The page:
Early morning Number Two. This time, it was really raining. This was going to be serious fun!!! Hardcore points would be up for grabs, all around.
Again, I was up at my usual time, and got right into the shower [pre-race superstition]. I wasn’t sure whether any of the girls would be coming with me. I told them the night before that they were under no obligation whatsoever to come along. But they all surprised me and got up and going fairly well. There was no complaining or feet-dragging from “The Possum,” D’Wife was agreeable and enthusiastic, and Sharon was eager to see how well her coach would do in his event.
We left the house, gear in hand [and with plenty of umbrellas] almost exactly when I wanted, too.
On the way over, my cousin double-checked me, to make sure I had all of my talisman’s … Cross with St. Jude & St. Joseph? Check! Shark tooth necklace? Check! Sharky sox? Check! Magic seashell? Check!
Over the bridge and onto South Broad Street, we followed the parade to the parking lot; the far parking lot … The furthest away parking lot there was. Oh well, it wasn’t quite 7:30 yet, still plenty of time. A nice walk to the subway would serve as a good warm-up.
We got to the Pattison Ave subway stop at almost exactly 7:30. The school buses were lined up to take the girls to the finish area.
Hugs and kisses were shared and I moved toward the subway entrance
“Subway’s backed up people!!!” an official shouted, “The buses will take you to the start area!!!”
Oh, okay. No problem. I swung my well-travelled backpack over my shoulder and stepped aboard. Of course, the first vacant seat just happened to be next to a young blonde ponytail.
“May I?” I asked and sat down when given a nod and a smile.
I called Doe, explained the bus deal and txt’d our other “teammate” Nora.
I behaved myself and sat quietly [read: waited for an opening] until we drove by the water stop in front of South Philly High School … a pair of calf high Elmo sock absolutely invited comment.
Ice successfully broken, we chatted the rest of the way up Broad Street. I did remain silent as we drove by the Dolphin tavern at Broad and Tasker, out of respect to the strip club where I used to work, and the patrons and “staff” thereof.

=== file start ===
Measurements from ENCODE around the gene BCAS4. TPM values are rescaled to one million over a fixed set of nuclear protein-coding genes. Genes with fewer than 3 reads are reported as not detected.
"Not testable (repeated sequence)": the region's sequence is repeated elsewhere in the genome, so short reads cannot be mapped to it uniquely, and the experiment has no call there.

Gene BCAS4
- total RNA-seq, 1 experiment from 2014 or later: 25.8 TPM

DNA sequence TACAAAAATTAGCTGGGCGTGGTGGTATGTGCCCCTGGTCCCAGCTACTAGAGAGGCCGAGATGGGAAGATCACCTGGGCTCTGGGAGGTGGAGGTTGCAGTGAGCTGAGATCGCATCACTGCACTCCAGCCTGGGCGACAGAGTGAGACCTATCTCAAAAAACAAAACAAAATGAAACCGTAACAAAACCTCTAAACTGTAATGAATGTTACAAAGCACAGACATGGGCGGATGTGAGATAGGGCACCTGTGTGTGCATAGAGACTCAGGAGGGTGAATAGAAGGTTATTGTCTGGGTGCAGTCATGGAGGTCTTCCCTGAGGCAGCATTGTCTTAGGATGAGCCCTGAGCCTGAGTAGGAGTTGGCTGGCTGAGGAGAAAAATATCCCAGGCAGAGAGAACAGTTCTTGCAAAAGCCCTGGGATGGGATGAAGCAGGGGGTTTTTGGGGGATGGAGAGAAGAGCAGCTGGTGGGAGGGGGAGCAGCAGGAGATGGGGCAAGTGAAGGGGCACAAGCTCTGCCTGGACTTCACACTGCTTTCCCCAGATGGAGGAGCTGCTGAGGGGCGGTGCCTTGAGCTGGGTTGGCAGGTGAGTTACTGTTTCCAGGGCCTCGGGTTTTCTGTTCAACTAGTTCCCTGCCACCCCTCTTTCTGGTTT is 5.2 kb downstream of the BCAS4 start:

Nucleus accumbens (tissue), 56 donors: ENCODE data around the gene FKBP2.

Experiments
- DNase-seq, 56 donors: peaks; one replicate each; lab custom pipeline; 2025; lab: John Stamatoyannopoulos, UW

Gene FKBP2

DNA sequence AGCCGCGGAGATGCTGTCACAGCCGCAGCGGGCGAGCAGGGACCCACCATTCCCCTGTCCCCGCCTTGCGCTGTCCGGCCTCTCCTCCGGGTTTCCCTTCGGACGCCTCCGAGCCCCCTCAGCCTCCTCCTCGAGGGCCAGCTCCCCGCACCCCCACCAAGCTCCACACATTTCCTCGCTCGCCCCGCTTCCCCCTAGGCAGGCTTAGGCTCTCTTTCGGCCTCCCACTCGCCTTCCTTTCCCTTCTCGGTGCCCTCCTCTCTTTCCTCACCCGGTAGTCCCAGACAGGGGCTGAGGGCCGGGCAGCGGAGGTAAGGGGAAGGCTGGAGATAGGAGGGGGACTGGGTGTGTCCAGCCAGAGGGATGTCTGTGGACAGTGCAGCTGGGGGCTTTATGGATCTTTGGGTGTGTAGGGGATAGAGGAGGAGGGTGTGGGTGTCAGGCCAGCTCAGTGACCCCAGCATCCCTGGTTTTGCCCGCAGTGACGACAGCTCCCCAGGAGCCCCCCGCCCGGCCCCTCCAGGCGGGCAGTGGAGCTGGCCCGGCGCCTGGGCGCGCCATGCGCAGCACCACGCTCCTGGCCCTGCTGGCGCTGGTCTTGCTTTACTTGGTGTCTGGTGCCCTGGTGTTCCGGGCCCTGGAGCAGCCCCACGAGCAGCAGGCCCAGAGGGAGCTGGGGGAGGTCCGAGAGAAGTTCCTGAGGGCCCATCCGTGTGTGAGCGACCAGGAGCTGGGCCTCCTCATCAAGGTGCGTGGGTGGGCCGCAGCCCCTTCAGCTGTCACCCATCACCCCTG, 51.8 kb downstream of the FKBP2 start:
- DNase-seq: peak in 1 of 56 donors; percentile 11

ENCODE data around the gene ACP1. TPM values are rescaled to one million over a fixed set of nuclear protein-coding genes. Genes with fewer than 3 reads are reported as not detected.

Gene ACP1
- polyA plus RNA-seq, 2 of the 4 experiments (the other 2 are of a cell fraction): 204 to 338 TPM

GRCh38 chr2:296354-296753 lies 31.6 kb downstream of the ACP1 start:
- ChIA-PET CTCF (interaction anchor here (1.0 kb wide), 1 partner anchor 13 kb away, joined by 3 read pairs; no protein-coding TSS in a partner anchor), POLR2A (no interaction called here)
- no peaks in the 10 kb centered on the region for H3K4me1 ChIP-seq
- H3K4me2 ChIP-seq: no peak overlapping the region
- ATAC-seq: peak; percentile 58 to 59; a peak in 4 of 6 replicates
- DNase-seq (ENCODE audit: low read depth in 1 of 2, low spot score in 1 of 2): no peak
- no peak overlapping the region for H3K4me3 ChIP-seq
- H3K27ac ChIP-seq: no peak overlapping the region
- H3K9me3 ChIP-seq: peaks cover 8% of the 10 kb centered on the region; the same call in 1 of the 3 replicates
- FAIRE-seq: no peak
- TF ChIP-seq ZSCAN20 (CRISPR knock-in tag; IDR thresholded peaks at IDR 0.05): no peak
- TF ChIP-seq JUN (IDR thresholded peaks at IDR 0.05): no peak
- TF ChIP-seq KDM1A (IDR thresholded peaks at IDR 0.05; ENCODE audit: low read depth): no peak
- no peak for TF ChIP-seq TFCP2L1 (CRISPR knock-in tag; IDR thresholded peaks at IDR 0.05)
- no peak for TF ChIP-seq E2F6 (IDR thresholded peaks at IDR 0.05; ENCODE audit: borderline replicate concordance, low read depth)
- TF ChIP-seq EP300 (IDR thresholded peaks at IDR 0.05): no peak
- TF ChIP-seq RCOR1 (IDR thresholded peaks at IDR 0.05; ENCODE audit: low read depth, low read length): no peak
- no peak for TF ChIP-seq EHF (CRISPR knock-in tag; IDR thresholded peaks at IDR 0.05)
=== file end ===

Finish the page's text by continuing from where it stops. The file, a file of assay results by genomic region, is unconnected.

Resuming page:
Further up Broad Street we travelled, passing a couple other buses making the same journey. Time was starting to become a concern, for both the runners and the driver
“Don’t worry folks!!! I’ll get you there!!!”
At some point, I’m not sure where or why, we left Broad and continued up 13th Street. Being a less travelled street to begin with, and having no cross-town traffic due to the closure of Broad, our driver took it upon herself to commence running red lights! Each successive breach of traffic law, brought applause form the runners, not seriously concerned to the wisdom and timeliness of using the buses.
“I’m leaving even earlier next year,” became the sardine mantra.
Or not, as I found my new friend was from Lancaster, and didn’t realize there was a half-marathon out there today as well … As a friend of mine said “26,000 Runners? Yea, that's why I won't run Broad St. That race is way too big for me. I'll stick to my local, small HM on those weekends.”
Maybe next year, I’ll try something different?
At some point, and I’m not sure where exactly, our 13th Street Express ran out of street … we found ourselves at a dead end. Our driver again made an audible and proceeded the wrong way down a one-way street to bring us across the race course.
‘Smart move,’ I thought, ‘if 13th won’t work, maybe 15th will?’
Except 15th is Southbound … Dammit!!! The driver continued up and over and around before crossing the course again and, with cheers and shouts of “Good Idea!!!” she hit another jet stream and headed up Old York Road.
While waiting for a light, and only half a block for the course itself, we heard a POP!!! And saw the first group [a.k.a. “The Kenyans”] take off. A couple more lights and the next group was unleashed. At this point, she opened the doors and wished us “Good luck runners!!!”
The rain had stopped for the time being, but I was sure that wouldn’t last. Now to find my bus, stash my bag, stretch and go.
You’d think #23-something would be assigned bus #23, wouldn’t you? Nope. #17 … Which, by the time I found this out, and had zigged & zagged through the crowd to the opposite side of the street, had left. I went to the nearest one, #30 and said,
“My bus left, can I leave this with you?”
“Sure, just remember which bus we are.”
“Will do, thanks.”
I stripped out of my sweats [making sure that as I took my shoes off to get my feet out, I didn’t step on the wet street; the slightest extra moisture, or the tiniest bit of gravel on my sharky sox could prove disastrous, blisterwise … or so I told myself]
A little bit of easy stretching [this not “having time to stretch” thing is becoming fairly regular now] and I lined up … well, not really in a line actually, more like “packed up” or “crowded up,” but you get the idea.